Can also occur in rare circumstances when virally* Correspondence: lisa.l.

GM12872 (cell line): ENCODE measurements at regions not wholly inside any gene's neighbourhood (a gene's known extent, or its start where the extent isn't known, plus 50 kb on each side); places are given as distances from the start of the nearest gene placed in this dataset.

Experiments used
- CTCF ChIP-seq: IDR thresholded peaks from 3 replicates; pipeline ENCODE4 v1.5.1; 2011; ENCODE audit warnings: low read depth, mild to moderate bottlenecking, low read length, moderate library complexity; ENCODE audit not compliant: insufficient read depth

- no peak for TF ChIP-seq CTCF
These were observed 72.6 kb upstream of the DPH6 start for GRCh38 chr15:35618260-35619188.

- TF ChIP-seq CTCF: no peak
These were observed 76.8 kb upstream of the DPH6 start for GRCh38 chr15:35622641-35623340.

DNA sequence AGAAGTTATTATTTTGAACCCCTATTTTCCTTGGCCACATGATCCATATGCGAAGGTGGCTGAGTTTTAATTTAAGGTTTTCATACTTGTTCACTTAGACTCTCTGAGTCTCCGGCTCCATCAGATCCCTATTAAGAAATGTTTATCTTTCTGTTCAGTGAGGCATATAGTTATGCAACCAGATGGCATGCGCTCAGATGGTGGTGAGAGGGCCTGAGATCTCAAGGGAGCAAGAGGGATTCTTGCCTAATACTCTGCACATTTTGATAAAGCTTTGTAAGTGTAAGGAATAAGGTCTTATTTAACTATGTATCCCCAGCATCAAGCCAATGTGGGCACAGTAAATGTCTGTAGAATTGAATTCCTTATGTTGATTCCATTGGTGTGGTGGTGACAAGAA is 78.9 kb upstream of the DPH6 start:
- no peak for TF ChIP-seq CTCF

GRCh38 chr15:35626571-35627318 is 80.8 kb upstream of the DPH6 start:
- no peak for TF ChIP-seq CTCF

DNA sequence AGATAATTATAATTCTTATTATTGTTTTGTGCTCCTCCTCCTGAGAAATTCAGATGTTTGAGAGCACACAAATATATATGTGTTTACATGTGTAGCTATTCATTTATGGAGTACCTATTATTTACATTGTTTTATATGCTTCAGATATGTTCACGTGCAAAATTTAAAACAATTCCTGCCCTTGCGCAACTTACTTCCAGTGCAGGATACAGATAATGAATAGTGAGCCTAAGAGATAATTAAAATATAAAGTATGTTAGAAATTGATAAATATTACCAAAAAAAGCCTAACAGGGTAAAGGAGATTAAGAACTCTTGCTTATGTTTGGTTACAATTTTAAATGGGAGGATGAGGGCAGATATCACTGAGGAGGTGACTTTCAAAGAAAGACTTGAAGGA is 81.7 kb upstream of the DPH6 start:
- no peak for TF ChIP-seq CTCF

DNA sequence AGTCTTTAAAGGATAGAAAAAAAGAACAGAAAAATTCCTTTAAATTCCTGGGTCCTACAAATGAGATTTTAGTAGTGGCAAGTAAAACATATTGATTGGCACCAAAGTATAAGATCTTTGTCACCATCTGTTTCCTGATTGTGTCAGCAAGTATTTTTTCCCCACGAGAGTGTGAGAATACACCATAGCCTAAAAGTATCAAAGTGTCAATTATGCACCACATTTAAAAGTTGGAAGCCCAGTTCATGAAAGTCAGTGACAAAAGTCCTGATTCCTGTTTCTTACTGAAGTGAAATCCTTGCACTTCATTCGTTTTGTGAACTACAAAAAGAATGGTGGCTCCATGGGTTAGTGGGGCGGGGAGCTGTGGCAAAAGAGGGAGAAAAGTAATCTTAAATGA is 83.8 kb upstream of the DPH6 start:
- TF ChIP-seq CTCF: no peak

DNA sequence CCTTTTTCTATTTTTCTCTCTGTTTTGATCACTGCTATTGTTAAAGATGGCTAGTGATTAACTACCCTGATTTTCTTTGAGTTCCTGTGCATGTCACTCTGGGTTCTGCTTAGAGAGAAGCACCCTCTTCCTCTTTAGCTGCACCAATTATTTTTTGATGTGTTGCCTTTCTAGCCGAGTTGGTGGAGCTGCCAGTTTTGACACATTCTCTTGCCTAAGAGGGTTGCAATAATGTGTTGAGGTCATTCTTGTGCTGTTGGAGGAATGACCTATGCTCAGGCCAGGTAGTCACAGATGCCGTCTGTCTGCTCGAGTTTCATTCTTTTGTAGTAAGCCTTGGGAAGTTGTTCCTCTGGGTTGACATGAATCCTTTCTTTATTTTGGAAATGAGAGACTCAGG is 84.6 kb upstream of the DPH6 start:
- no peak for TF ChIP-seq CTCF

Can also occur in rare circumstances when virally* Correspondence: [email protected] Co-authors’ are Ivy H. Song, Niki Arya, Mike Choukour, Jian Zong, Shu-Pang Huang, Timothy Eley, Brian Wynne and Ann M. Buchanan. 1 ViiV Healthcare, Research Triangle Park, NC, USA Full list of author information is available at the end of the articleinfected bodily fluids come into contact with a noninfected PubMed ID:http://www.ncbi.nlm.nih.gov/pubmed/26780312 person’s bloodstream, mucous membranes, or damaged tissue such as through use of contaminated needles or other medical equipment, transfusion of virally contaminated blood or blood products, or various other routes [1, 2]. Coinfection with both HIV and HCV is not uncommon because of shared transmission modes. Globally, approximately 7 million people are thought to be coinfected with both HIV and HCV and, in the United States, about one-quarter to one-third of HIV-infected individuals are estimated to be coinfected with HCV [3]. Infection with HCV can result in long-?2016 The Author(s). Open Access This article is distributed under the terms of the Creative Commons Attribution 4.0 International VesatolimodMedChemExpress Vesatolimod License (http://creativecommons.org/licenses/by/4.0/), which permits unrestricted use, distribution, and reproduction in any medium, provided you give appropriate credit to the original author(s) and the source, provide a link to the Creative Commons license, and indicate if changes were made. The Creative Commons Public Domain Dedication waiver (http://creativecommons.org/publicdomain/zero/1.0/) applies to the data made available in this article, unless otherwise stated.Ross et al. BMC Infectious Diseases (2016) 16:Page 2 ofterm illness and death, and viral hepatitis progresses faster and causes more liver-related health problems among people living with HIV than among those without HIV infection. Although combination antiretroviral therapy has extended the life expectancy of people with HIV, liver disease has become the leading cause of non-AIDSrelated deaths in this population, and HIV-infected people coinfected with HCV are at increased risk for serious, lifethreatening complications [3?]. Treatment for HCV infection has made remarkable progress in the last several years, from treatments with relatively low cure rates that typically included pegylated interferon alfa in combination with ribavirin, to all-oral, direct-acting antiviral regimens that produce sustained viral responses with cure rates exceeding 90 for many patient populations [5]. Dolutegravir (DTG, Tivicay? ViiV Healthcare, Research Triangle Park, NC) is an HIV-1 integrase strand transfer inhibitor approved by the Food and Drug Administration and the European Medicines Agency for the treatment of HIV-1 infection in a broad patient population [6, 7]. Daclatasvir (DCV, DaklinzaTM, Bristol-Myers Squibb, Princeton, NJ) is an inhibitor of the HCV nonstructural protein NS5A and has been approved by the European Medicines Agency for use in combination with other medicinal products across genotypes 1, 3, and 4 for the treatment of chronic HCV infection in adults and by the Food and Drug Administration for the treatment PubMed ID:https://www.ncbi.nlm.nih.gov/pubmed/28192408 of chronic HCV genotype 3 infection in adults [8, 9]. Because DTG and DCV may be concomitantly administered in subjects coinfected with HIV-1 and HCV, a drug interaction study between DTG and DCV was warranted to evaluate the pharmacokinetics (PK) of both drugs, as well as patient safety and drug tolerability when these drugs are coadministered.MethodsStudy design and sub.

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